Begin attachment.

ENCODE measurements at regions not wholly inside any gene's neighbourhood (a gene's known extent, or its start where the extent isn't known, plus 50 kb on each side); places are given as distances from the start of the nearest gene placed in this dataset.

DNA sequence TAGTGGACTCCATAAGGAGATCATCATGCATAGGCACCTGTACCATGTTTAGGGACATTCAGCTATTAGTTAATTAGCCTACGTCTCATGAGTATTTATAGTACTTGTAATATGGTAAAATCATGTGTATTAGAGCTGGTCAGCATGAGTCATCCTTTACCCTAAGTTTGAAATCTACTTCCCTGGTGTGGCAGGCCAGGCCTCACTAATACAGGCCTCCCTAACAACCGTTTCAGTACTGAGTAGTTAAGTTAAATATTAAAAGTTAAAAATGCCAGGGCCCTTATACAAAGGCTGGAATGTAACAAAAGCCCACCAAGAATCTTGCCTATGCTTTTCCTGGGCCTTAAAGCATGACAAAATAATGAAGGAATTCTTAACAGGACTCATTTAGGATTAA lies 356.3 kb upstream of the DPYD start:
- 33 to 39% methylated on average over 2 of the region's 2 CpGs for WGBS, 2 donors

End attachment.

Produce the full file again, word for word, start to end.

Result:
ENCODE measurements at regions not wholly inside any gene's neighbourhood (a gene's known extent, or its start where the extent isn't known, plus 50 kb on each side); places are given as distances from the start of the nearest gene placed in this dataset.

DNA sequence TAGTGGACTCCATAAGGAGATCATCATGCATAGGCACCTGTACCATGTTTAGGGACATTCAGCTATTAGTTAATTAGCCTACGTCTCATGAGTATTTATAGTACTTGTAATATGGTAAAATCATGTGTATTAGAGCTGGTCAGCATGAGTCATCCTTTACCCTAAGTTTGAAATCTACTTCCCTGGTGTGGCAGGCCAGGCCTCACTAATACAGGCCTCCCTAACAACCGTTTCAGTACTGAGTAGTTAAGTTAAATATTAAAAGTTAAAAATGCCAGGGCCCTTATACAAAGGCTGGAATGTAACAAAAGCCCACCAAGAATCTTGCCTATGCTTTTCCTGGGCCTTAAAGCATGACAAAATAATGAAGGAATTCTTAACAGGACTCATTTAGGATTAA lies 356.3 kb upstream of the DPYD start:
- 33 to 39% methylated on average over 2 of the region's 2 CpGs for WGBS, 2 donors